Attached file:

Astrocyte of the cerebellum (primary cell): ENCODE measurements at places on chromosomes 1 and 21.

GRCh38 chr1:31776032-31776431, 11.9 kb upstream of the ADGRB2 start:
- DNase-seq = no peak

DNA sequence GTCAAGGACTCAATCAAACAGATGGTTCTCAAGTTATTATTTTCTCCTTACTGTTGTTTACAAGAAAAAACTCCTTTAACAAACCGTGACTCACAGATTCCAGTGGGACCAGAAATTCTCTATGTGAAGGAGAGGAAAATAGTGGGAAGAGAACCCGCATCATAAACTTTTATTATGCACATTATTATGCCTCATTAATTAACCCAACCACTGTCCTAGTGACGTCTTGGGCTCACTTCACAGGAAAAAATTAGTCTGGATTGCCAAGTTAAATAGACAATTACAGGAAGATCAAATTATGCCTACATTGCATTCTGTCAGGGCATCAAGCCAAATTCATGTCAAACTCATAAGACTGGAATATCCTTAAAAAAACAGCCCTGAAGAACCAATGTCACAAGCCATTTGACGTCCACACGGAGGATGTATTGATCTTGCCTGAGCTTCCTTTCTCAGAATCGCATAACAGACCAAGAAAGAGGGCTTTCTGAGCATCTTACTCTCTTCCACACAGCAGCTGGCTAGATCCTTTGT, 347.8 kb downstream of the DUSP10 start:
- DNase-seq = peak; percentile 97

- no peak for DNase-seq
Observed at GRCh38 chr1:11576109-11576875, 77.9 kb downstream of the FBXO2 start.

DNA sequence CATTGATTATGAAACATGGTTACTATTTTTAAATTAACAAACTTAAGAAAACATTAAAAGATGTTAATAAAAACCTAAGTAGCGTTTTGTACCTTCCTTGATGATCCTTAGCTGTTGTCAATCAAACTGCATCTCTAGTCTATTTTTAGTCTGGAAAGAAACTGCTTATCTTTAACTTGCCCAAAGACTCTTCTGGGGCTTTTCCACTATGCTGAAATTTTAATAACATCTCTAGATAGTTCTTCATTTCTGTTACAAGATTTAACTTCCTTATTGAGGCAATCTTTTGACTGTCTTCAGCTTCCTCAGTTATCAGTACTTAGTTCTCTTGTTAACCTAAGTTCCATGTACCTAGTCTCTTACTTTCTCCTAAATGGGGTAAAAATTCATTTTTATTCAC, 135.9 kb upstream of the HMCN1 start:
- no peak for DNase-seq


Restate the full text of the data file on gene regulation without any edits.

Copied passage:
Astrocyte of the cerebellum (primary cell): ENCODE measurements at places on chromosomes 1 and 21.

GRCh38 chr1:31776032-31776431, 11.9 kb upstream of the ADGRB2 start:
- DNase-seq = no peak

DNA sequence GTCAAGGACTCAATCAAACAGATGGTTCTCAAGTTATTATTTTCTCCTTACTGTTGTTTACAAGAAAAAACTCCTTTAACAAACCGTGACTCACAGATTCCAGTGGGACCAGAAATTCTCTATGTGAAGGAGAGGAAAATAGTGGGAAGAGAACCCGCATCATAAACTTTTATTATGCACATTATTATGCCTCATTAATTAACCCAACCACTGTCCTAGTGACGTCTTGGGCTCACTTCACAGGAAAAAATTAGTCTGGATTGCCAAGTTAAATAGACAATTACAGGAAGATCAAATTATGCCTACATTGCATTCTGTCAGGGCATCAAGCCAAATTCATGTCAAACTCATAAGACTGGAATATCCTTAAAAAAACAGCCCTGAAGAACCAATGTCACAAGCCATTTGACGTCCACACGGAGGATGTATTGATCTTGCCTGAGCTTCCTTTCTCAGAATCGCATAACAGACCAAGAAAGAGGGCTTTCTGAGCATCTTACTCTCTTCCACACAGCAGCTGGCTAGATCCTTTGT, 347.8 kb downstream of the DUSP10 start:
- DNase-seq = peak; percentile 97

- no peak for DNase-seq
Observed at GRCh38 chr1:11576109-11576875, 77.9 kb downstream of the FBXO2 start.

DNA sequence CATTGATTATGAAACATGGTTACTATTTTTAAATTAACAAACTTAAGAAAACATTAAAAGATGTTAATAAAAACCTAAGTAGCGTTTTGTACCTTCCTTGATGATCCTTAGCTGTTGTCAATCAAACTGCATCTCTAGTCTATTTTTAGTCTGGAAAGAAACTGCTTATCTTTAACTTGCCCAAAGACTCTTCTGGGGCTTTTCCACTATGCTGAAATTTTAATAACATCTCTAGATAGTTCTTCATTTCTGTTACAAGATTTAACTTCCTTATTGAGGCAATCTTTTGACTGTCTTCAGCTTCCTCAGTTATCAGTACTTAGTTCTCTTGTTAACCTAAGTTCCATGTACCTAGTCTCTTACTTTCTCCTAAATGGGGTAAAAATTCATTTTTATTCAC, 135.9 kb upstream of the HMCN1 start:
- no peak for DNase-seq